Guest post by Lindsey
Teaching your children good money habits can be a challenge. First and most important, teach and lead by example. If I have learned anything about money, the little I have learned has been from my parents. And thank goodness, because if I had no money lessons I’d already be looking for debt relief. My mom always told me that, “money doesn’t grow on trees,” but I never really grasped the concept until I had to manage my own money.
Kids need to learn the value of money at a younger age. Don’t make it a habit handing your kids money but instead make it a habit to add in a lesson when you do give them money. Learning the value of money doesn’t mean stop giving your kids money when they ask or even if they have been good recently. The main message is that you have to learn not to rely on others for a source of money. So maybe a chore can be added in to make a little extra cash that week or even saying no so that the child realizes at a young age that to have nice, new things you have to work for them. Kids these days have that sense of entitlement, which is where the problem lays and starts!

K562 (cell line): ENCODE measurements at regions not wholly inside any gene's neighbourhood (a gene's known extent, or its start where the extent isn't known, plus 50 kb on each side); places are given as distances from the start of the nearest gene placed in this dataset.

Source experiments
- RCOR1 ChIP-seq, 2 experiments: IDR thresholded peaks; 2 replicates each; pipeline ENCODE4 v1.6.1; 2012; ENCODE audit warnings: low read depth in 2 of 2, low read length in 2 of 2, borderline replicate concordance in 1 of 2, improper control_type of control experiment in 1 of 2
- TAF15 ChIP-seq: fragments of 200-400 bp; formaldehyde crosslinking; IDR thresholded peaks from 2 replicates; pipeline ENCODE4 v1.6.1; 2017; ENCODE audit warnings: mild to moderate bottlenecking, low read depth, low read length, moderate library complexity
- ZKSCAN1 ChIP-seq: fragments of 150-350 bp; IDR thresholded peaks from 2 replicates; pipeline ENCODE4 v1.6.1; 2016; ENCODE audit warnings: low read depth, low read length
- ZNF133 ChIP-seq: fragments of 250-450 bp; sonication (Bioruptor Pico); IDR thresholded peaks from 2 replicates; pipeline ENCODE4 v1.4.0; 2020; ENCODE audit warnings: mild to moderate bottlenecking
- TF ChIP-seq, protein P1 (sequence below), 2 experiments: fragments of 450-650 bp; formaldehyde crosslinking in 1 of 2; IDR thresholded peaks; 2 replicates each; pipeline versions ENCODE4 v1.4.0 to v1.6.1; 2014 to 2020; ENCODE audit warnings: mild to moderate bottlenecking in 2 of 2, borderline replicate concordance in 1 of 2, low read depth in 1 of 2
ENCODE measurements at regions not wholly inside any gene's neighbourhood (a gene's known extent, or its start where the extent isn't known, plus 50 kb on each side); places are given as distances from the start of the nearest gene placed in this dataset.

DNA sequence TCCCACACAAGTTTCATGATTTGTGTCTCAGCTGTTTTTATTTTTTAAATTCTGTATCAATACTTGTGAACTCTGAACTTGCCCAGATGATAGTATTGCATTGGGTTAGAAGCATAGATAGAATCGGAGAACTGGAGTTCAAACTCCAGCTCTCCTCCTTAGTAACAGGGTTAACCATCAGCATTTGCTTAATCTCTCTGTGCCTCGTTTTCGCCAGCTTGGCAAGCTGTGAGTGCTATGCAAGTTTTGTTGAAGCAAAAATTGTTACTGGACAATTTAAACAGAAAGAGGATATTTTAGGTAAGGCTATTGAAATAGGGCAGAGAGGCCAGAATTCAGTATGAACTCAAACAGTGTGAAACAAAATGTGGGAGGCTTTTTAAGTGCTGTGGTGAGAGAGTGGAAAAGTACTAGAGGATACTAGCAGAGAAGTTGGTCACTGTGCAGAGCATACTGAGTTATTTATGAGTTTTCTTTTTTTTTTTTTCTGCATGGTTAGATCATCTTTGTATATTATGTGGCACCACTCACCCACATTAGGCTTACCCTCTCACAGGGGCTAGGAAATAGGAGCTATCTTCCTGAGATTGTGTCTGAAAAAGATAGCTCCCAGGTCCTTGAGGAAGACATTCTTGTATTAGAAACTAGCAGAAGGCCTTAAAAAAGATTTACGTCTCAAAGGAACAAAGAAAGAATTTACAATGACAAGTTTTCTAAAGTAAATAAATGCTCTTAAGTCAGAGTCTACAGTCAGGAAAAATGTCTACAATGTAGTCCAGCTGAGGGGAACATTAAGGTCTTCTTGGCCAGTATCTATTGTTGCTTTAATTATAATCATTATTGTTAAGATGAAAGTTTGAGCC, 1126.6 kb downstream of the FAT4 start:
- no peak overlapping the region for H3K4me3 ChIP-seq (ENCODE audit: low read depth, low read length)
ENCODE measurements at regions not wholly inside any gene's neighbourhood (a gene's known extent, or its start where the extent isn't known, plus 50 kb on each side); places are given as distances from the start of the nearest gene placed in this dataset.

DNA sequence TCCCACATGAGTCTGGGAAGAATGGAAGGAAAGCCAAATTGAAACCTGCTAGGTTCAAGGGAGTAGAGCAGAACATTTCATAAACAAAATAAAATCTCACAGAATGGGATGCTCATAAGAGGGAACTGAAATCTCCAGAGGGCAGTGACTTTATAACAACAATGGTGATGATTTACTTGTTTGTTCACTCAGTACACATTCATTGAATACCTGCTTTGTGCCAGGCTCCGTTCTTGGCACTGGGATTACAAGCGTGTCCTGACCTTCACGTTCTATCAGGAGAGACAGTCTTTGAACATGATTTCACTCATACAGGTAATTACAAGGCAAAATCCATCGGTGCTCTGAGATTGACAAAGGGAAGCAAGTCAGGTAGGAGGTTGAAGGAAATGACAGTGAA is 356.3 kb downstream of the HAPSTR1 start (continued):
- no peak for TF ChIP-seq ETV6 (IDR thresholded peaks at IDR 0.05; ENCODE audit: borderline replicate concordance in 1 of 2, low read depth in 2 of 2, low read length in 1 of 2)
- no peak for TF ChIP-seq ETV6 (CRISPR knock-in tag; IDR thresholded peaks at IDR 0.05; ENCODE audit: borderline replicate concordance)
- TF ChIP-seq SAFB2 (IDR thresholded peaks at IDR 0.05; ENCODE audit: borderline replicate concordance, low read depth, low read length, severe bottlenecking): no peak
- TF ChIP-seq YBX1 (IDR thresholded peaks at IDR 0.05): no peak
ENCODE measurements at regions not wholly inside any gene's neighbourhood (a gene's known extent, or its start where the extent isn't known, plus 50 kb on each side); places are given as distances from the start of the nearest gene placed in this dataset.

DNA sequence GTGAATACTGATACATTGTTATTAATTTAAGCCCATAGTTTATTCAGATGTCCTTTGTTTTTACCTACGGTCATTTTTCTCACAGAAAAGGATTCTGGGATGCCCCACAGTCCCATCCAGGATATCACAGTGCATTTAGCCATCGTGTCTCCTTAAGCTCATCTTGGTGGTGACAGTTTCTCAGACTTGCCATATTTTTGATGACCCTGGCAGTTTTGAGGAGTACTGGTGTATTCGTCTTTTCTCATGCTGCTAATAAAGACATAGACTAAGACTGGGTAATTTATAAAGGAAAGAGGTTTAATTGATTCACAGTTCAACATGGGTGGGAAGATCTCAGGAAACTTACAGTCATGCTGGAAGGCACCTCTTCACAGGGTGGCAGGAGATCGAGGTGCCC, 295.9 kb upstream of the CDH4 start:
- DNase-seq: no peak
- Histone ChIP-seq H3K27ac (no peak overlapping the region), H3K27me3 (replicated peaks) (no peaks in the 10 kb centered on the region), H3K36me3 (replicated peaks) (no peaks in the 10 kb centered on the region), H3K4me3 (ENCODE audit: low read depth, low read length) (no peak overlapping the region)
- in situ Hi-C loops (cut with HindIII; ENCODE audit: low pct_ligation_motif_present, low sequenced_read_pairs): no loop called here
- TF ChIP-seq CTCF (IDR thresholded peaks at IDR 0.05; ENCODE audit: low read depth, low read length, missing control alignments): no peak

The balance is very important. If you give your kids money every time they ask or don’t even give them any money at all it will be less likely that they will learn the value of money and work. Imagine if you had no money managing skills and got a job that paid well. You would probably go and spend most of your paycheck in an unreasonable time. Before, you had no money to manage and now, you have yet to understand the importance of those skills. For example, if your child asks for money, consider how often they ask. Are they coming back to soon?
Kids need to learn that some of every sum of money you receive needs to be saved. Also a legitimate way of making money is also a very valuable principle for kids to learn. Giving your children chores is very important lesson because it’s as if their chores are their job. Give them a set amount of money every week. Or, if they are older maybe even require that they take a month to finance their activities and responsibilities. Once they are old enough to get a job, stop giving them money. Sometimes saying no is important. It may even be healthy to ask them to do extra chores for a bit of extra cash so they understand that money comes from hard work; and the hard work isn’t the only job. Managing the money correctly is a job in and of itself. Reinforcing the lessons of good financial behavior will allow your child to be more likely to thrive with their own finances and job in the future. They will have an appreciation not only for money, but also earning it their own.
Lindsey is from Eatbreatheblog.com and has her parents to thank for teaching her about money. Hopefully now debt relief will not be in her future vocabulary or her childrens. She loves reading, writing, and green living.
Are you interested in guest posting on Family Friendly Frugality? Please email me heather @ familyfriendlyfrugality.com